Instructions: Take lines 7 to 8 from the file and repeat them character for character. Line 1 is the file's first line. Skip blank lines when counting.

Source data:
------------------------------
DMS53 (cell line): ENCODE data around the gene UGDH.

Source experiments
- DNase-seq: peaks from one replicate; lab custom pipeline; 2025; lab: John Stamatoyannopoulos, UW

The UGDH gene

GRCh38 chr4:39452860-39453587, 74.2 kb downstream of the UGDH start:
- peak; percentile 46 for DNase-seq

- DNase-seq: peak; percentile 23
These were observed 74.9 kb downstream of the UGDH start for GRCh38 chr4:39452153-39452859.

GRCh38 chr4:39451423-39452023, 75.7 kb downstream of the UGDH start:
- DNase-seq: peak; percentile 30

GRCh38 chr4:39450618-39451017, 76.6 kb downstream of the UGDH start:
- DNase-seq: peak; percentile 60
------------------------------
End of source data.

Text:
- DNase-seq: peak; percentile 23
These were observed 74.9 kb downstream of the UGDH start for GRCh38 chr4:39452153-39452859.